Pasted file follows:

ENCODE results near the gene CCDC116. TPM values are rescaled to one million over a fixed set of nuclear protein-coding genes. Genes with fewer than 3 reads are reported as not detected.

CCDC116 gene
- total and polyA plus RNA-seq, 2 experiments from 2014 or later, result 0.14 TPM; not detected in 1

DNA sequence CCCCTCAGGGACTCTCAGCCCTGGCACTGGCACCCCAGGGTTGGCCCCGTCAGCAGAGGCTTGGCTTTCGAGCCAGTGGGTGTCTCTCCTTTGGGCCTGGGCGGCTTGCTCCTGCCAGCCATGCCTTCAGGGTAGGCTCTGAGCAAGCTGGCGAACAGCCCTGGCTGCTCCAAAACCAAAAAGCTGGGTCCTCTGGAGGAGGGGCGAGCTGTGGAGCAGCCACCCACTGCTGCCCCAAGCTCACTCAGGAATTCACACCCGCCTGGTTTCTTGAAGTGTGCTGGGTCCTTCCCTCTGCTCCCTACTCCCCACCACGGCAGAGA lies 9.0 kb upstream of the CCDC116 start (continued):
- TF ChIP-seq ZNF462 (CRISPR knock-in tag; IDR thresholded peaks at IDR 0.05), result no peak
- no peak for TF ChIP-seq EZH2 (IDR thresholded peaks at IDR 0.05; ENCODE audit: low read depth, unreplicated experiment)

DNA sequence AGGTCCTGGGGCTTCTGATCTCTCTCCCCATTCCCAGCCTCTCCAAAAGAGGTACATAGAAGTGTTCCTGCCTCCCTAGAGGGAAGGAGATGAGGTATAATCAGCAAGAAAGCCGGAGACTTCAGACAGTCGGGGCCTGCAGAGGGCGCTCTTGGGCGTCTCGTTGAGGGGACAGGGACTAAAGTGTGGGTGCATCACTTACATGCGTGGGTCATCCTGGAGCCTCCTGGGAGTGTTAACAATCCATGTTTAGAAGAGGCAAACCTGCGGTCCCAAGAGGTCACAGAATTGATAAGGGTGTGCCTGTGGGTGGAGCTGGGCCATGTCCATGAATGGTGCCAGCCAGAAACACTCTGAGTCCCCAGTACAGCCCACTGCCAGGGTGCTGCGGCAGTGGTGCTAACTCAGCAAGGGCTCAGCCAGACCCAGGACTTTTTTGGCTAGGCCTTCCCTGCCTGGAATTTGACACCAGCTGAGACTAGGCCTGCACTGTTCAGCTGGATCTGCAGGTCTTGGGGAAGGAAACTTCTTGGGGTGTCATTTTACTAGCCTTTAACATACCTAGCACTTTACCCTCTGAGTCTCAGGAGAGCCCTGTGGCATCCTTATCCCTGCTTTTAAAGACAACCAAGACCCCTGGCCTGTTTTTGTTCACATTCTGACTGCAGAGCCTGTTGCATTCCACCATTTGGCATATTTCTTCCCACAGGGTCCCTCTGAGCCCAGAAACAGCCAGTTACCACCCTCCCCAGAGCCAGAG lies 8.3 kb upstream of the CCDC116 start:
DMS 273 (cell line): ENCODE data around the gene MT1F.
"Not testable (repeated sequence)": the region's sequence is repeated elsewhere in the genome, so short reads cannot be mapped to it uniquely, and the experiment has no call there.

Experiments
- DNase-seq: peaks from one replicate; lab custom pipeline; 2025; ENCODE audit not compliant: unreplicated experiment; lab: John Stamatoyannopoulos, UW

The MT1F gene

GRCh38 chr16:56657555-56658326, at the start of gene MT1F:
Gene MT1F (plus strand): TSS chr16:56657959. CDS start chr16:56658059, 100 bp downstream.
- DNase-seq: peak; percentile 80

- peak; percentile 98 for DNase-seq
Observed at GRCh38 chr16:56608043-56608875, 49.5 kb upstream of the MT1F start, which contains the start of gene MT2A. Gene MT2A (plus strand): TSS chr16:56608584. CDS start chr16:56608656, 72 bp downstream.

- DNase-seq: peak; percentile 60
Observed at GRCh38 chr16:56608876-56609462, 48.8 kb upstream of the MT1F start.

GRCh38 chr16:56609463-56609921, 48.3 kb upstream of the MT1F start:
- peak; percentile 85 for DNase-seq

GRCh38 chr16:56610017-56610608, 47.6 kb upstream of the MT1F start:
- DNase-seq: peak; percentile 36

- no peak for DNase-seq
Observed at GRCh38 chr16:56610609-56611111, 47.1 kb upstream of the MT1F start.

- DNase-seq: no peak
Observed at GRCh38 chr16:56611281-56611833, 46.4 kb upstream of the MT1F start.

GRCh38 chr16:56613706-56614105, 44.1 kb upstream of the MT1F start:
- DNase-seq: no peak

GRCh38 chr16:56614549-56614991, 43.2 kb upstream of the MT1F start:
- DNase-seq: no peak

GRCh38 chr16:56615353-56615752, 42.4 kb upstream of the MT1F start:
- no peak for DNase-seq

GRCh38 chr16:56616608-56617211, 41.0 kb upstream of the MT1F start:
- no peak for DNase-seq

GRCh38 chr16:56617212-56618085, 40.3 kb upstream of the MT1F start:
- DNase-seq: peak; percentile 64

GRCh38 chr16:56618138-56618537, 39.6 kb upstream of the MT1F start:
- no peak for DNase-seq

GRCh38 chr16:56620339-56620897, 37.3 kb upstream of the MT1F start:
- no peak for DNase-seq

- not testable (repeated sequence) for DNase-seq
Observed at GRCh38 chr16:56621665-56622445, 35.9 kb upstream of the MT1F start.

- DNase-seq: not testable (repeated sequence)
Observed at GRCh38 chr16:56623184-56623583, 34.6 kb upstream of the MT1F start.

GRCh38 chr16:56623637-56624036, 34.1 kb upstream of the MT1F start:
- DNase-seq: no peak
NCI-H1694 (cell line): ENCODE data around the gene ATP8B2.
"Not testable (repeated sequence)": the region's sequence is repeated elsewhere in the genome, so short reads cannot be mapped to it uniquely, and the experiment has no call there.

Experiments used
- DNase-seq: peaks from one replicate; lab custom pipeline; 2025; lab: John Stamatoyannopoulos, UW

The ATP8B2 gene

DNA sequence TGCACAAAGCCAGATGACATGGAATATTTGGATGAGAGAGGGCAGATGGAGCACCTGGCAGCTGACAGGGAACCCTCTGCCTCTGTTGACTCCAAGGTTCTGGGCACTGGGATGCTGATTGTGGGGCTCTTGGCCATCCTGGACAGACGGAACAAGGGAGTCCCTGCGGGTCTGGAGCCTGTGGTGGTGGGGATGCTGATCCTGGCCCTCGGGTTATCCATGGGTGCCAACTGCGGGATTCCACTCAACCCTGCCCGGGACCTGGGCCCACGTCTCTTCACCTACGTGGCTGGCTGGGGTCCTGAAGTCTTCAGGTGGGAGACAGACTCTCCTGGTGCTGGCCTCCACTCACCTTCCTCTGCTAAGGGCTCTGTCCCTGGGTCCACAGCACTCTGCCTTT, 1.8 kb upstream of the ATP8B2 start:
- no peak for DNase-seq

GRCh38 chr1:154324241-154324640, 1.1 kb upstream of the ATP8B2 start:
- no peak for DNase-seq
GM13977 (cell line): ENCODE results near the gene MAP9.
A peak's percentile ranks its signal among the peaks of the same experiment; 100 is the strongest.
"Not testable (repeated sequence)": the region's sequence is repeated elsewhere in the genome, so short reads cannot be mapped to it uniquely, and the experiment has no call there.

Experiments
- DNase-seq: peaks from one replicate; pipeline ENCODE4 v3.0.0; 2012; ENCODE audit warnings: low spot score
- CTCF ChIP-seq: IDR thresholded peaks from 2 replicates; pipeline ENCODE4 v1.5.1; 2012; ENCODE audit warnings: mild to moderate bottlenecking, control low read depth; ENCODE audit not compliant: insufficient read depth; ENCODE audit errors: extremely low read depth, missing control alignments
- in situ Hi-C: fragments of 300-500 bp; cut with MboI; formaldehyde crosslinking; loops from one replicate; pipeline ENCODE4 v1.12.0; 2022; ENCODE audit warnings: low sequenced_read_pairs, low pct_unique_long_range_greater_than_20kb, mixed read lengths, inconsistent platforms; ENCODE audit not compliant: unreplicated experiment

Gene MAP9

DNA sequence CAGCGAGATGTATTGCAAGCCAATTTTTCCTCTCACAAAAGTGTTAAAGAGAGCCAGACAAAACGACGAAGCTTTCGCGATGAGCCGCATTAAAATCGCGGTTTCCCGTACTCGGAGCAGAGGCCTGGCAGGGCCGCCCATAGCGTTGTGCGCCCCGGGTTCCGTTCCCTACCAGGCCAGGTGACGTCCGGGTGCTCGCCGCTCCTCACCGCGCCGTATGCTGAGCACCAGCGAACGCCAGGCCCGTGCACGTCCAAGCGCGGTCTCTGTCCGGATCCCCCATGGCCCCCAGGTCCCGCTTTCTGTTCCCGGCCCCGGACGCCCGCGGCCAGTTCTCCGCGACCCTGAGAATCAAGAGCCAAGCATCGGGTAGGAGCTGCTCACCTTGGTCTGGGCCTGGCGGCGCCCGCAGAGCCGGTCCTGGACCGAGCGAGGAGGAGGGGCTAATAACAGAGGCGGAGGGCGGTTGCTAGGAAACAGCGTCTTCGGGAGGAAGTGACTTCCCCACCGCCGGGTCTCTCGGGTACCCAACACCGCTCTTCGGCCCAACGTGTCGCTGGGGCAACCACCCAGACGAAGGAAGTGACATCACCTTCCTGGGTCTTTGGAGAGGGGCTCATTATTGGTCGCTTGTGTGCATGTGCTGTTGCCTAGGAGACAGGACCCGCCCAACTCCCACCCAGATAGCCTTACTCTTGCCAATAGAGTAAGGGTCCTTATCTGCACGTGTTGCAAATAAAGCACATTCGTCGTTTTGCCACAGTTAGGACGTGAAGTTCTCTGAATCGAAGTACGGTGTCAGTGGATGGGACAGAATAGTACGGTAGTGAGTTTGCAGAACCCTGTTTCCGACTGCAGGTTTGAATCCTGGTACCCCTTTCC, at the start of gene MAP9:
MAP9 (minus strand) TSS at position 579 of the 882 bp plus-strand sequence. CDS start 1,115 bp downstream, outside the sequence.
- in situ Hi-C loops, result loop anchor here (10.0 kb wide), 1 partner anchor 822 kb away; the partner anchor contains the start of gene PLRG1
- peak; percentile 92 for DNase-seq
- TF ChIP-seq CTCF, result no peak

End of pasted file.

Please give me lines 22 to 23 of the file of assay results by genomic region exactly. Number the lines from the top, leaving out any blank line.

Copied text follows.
GRCh38 chr16:56610017-56610608, 47.6 kb upstream of the MT1F start:
- DNase-seq: peak; percentile 36